La Presse declares that it is now agreed public transport is the only long-lasting and viable way to escape a tidal wave of cars, but so far it’s a “consensus without a leader.” There needs to be a plan, the paper writes. “Priorities. Coordination. Coherence. Things that, as we celebrate the ways to replace automobiles, the city is sorely lacking.”
That’s where Richard Bergeron hopes to step in. This summer, Bergeron, an urban planner, consultant and author of Le livre noir de l’automobile, founded Projet Montréal, a new municipal political party that takes aim at cars and promotes sustainable, transit-oriented urban development. Bergeron points out that Montreal loses an average of 20,000 people per year to the outer suburbs. In fact, the only reason the city is still growing is because of immigration. He blames this exodus on a decline in the quality of life in the city, due in no small part to the increase in traffic. As more cars make neighbourhoods noisier, dirtier and less safe, more people flee to la banlieue, where, inevitably, they buy a car and contribute to the problem. His party’s solution: Invest in public transit by taxing parking lots and building new light-rail lines, lower the speed limit on city streets and establish a new housing program, following the example of a 1970s-era operation that oversaw the construction of tens of thousands of new housing units in the city. While many of the homes built then were suburban in nature, Projet Montréal would place future development near transit lines and metro stations, as Toronto and Vancouver have done for decades.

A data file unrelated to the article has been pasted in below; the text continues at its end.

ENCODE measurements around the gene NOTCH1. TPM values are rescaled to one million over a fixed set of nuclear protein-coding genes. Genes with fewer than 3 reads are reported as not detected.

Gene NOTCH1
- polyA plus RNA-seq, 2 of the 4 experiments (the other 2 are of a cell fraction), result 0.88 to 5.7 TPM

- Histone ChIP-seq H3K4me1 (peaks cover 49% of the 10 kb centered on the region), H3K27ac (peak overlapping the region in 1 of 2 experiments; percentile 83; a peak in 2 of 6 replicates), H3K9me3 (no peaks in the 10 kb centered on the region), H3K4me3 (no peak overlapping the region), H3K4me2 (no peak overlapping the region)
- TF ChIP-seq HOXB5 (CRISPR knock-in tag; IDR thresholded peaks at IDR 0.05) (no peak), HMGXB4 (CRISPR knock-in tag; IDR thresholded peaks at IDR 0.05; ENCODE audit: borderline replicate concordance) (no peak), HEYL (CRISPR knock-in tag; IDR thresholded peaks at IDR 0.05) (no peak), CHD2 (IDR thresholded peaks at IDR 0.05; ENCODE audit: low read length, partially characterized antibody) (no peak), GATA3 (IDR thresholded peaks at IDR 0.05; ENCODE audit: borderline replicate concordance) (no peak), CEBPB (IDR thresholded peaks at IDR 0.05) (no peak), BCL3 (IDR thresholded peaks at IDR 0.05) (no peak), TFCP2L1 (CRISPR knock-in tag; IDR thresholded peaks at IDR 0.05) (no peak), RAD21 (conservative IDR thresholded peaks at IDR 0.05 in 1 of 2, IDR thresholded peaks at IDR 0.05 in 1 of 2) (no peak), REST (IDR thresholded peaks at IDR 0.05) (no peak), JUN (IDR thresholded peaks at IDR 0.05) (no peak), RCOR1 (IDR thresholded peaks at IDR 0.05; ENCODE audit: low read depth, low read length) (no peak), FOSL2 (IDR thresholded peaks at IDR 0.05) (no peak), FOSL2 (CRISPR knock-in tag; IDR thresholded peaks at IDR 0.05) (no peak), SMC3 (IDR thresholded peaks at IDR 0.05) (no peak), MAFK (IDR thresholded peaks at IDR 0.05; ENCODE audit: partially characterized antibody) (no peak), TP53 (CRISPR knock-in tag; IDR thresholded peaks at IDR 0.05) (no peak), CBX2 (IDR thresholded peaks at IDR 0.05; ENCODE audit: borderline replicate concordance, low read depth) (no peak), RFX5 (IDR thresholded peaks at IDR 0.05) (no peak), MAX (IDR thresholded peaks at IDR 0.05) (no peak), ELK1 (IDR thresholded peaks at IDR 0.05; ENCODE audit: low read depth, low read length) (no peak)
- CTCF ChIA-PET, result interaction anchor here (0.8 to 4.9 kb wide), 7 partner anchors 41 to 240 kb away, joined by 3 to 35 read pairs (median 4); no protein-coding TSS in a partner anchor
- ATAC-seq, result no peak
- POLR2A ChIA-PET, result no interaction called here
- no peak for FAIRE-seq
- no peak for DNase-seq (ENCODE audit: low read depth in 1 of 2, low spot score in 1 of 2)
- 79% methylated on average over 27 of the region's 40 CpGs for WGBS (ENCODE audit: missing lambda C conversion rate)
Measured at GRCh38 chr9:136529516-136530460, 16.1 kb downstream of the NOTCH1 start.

Still, many aren’t convinced. While La Presse might declare a consensus on the issue, plenty of people find reason to doubt the transit-focused agenda. Gravenor, for one, is particularly skeptical. “I grew up with my dad owning a parking lot, [so] I think I have a much deeper understanding of the lengths people will go to be able to drive their cars. I find it almost inconceivable that people sit on a bridge for forty-five minutes twice a day. It just seems weird to me, but they do it.” If you make it even harder for people to drive in the city, he adds, they’ll pack up shop and head to the suburbs, taking business and vitality with them. “You can’t have a dynamic city without people zooming around.”